I love gift certificates, especially ones that turn out to be such a wonderful surprise. That’s exactly what happened with a certificate for a sushi preparing class in Central New York.
The class was held at Mohegan Manor, a former Oddfellows building built in 1910 in Baldwinsville, New York. I was intrigued by the fact that Mohegan Manor was created from two historic buildings.
In 1911, main part of the Manor was the Oddfellows Mohegan Lodge. It was renovated into a restaurant, banquet facility, and lounge in 1990. What is now the lounge was the original post office for Baldwinsville. The two buildings have been beautifully blended and restored by Dennis Sick. In addition to the restaurant, bar, and event facilities, Mohegan Manor has a Sushi Club with a dedicated sushi chef. The Club is located downstairs in a large, attractively decorated room with a bar and where our sushi making class took place.
Ancient Art, Hands On Sushi
Sushi has been popular in the United States since the 1980s, in part, because it is considered to be very healthy. However, its origins can be traced back the 4th century B.C. in Southeast Asia when it was developed as a way to preserve fish by storing it in fermented rice. In the beginning, the fish was eaten, but not the rice. Over the years, sushi underwent a few changes and it spread to China. Around the 8th century AD, sushi was introduced into Japan where it became a cuisine rather than a way to preserve food.
John and I arrived a bit early, a good thing because it gave us time to watch Peter, the sushi chef, prepare some sushi. Peter made it look so easy, but we quickly found out that making great looking sushi on the first try wasn’t that simple.
Ten of us in gathered around the bar for our “How to Make Sushi” class, which is offered once a month. (Sushi is always available in the restaurant and lounge as well as the Sushi Club. After a get acquainted glass of wine, we were served a delicious salad with tempura calamari topped with slivers of mango.
“Can’t feed you on an empty stomach,” quipped Peter who offered sprightly banter throughout the class.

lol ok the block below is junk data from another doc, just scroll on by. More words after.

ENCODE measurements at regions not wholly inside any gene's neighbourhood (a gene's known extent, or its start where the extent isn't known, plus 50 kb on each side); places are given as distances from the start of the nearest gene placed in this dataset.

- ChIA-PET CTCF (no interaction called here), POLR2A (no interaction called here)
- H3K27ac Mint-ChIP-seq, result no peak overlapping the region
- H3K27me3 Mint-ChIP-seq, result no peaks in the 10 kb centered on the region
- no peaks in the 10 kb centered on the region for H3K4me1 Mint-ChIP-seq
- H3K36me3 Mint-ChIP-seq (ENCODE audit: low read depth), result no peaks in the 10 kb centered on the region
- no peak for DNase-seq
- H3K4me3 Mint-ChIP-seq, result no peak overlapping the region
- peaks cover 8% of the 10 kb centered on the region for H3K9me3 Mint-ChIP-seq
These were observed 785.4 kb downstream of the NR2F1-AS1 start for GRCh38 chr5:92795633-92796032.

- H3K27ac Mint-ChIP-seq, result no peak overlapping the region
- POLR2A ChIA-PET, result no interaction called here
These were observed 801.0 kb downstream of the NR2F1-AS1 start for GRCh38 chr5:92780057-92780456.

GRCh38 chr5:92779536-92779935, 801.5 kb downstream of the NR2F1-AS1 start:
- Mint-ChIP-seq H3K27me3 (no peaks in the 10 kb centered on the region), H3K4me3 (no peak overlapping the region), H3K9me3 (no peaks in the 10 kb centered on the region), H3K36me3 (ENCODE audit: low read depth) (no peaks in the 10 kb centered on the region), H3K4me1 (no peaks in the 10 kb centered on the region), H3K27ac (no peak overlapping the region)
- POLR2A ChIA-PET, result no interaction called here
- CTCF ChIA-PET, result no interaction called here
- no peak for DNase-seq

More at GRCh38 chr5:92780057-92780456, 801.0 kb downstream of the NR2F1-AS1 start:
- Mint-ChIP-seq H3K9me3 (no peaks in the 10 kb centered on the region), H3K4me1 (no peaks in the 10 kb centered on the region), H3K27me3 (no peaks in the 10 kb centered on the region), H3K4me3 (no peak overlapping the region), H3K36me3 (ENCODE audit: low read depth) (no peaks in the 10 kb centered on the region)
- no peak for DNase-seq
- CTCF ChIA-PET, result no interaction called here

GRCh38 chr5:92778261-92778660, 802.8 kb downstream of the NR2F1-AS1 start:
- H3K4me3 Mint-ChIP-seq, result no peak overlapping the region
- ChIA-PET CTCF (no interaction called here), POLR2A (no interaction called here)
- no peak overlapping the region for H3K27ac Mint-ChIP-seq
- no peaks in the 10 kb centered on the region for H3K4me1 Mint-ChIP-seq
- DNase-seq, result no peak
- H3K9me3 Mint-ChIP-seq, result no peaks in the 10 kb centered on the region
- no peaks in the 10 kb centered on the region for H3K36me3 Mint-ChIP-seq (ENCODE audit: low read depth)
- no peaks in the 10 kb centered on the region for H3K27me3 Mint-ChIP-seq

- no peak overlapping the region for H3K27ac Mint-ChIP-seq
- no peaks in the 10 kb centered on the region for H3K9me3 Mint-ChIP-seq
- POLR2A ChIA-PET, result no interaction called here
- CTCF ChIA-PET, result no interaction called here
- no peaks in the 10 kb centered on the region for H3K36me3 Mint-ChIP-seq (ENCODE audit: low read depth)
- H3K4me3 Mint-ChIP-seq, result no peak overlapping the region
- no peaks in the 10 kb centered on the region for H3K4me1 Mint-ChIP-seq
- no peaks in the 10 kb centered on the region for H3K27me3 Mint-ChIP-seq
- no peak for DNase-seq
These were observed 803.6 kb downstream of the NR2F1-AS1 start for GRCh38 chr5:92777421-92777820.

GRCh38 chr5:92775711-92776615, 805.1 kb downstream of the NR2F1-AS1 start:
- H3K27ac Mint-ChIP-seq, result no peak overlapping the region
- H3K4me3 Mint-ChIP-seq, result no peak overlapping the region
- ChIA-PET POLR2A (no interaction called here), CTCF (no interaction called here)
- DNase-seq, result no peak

After the wonderful salad, we enjoyed the sushi we’d seen Peter preparing earlier, including Crispy Tuna, Shrimp and Mahi Rolls with wasabi and pickled ginger. This dish made me a sushi lover!
Chef Peter told us it’s important when buying fish for sushi to first check the color. There should be no discolored spots. You should alsosmell it. It should have a clean smell of the ocean with no fishy odor.
“If it smells fishy then something is fishy!” he said.
Then it was our turn to make the sushi. Following Peter’s instructions, I placed the sheet of nori (seaweed) shiny side down, wet my fingers in the bowl provided, and then tried to cover the nori completely with the rice.
Peter calls this part, “Finger painting for adults.”
I sprinkled the rice with sesame seeds that Peter had toasted earlier. Then I flipped the whole thing over and layered slivers of avocado, celery and crabmeat onto the nori. Using a sushi mat, I carefully rolled it up tight, pressing to make all the ingredients stick together.
My first attempt wasn’t that successful and it was obvious that I’ll need more practice. My sushi roll was a bit messy and got messier as I tried to slice it into eight pieces. However, it still tasted wonderful.
Our meal ended with something more traditional: a decadent chocolate brownie with ice cream.
“How to Make Sushi Class” is the perfect gift for the hard-to-buy-for person. They have other gift cards and a variety of classes and other offerings, including “Let’s Get Sauced,” a cooking class with Chef Tim Brown that includes a five-course dinner with wine pairing. A culinary gift is good for any reason and any season. For more information check moheganmanor.com. – Sandra Scott, RFT Contributor